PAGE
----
The Intersection of Sustainability, Environmentalism, and Social Responsibility: Plantations International’s Sustainable Agriculture Model: Plantations International projects follow ecological and environmental principles, working closely with national environmental regulatory bodies. As Plantations International relies so directly on the productivity of the land, it ensures its land is used wisely and maintained for use of generations to come. Plantations International is committed to conserving natural resources through eco-efficient management strategies, performance metrics and continuous improvement focused in five key areas that are important to our long-term business success: energy and water use, waste generation and recycling, sustainable packaging, sustainable agriculture, and supply chain optimization.
Why Agriculture? Agriculture has become an attractive investment destination for a number of reasons. Most important of all being the strong market fundamentals in support of the sector on both the demand and supply side. An increasing population, changing demographics, reductions in arable land and climate change have led to an urgent need of more productive methods of growing food. Food and agriculture as an asset class falls under the broad investment category of real assets which are physical in nature and provide hard tangible ownership. Real assets broadly include commodities, property, infrastructure, timberland and agriculture also classified as farmland. Agriculture as a sector has been rising in prominence over the past decade reaching over 8 USD trillion in value.
Food along with water and air is essential for human life. High levels of food security are necessary for human existence but is also imperative to global and country specific economic growth, stability and prosperity. For example, countries with poor level of food security often face chronic malnutrition which provides limitations in human capital development, which is required to achieve economic growth. Furthermore, low levels of food security place significant stress on government expenditures. It forces governments to invest substantial resources in the short-term through social safety net programs and conditional cash transfers. It also increases their reliance on food imports which is detrimental to long term food self-sufficiency. The FAO has reported that high rates of malnutrition can lead to a GDP loss of as much as 4-5%.
With offices, plantations, and representatives across Asia, Europe, and Africa, Plantations International is a multinational plantation and farm management company that specializes in providing sustainable agricultural and forestry or “agroforestry” management services for its clients. Plantations International has clients ranging from private individuals to large landholders and corporate investors. We put teamwork, innovation, and our passion for creating “Ethical & Sustainable Capital” at the heart of everything we do.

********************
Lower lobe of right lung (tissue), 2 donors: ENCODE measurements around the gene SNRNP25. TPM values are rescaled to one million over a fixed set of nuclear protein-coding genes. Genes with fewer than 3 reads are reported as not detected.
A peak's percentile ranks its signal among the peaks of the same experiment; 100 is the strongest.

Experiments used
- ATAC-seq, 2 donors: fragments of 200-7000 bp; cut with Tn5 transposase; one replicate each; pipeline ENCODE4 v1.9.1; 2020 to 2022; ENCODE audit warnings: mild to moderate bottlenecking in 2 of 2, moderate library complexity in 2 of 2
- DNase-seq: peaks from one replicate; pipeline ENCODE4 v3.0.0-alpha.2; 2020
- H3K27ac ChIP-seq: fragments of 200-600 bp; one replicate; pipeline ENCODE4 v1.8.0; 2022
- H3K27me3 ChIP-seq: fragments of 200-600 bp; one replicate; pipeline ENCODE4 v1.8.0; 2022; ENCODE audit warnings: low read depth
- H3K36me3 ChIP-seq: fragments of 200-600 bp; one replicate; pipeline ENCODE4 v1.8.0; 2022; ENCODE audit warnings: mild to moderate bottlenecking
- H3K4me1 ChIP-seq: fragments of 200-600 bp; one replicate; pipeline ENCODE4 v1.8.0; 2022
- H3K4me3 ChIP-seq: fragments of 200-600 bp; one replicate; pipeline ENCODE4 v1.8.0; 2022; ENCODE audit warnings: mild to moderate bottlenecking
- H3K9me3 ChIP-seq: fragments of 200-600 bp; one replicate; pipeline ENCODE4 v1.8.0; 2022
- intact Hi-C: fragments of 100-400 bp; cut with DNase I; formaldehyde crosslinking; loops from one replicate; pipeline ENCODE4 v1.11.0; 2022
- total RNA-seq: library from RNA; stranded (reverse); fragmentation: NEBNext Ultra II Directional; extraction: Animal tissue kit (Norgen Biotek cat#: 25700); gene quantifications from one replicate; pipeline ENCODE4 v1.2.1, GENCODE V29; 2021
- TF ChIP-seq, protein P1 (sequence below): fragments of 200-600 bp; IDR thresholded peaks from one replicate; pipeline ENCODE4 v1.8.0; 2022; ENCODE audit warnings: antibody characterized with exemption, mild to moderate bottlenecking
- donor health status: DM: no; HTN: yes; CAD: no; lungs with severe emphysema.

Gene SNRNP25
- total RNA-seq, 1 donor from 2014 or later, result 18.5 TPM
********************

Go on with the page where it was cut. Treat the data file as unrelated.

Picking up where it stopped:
Fruit and vegetable consumption has significantly been increasing as well with nutritional and healthy eating experiencing a resurgence. Changes in Weather & Arable Land : Earth has lost a third of arable land in past 40 years. Currently, 40% of the world’s landmass is arid, and rising temperatures will turn yet more of it into desert. At current rates, the amount of food we’re growing today will feed only half of the population by 2050. Food wastage’s carbon footprint is estimated at 3.3 billion tonnes of CO2. Developing countries suffer more food losses during agricultural production, while in middle- and high-income regions, food waste at the retail and consumer level tends to be higher.
One of the first things Plantations International scientists learned is that there are several greenhouse gases responsible for warming, and humans emit them in a variety of ways. Most come from the combustion of fossil fuels in cars, factories and electricity production. The gas responsible for the most warming is carbon dioxide, also called CO2. Other contributors include methane released from landfills and agriculture (especially from the digestive systems of grazing animals), nitrous oxide from fertilizers, gases used for refrigeration and industrial processes, and the loss of forests that would otherwise store CO2. Plantations International is already seeing some of these changes occurring more quickly than they had expected. According to the Intergovernmental Panel on Climate Change, eleven of the twelve hottest years since thermometer readings became available occurred between 1995 and 2006.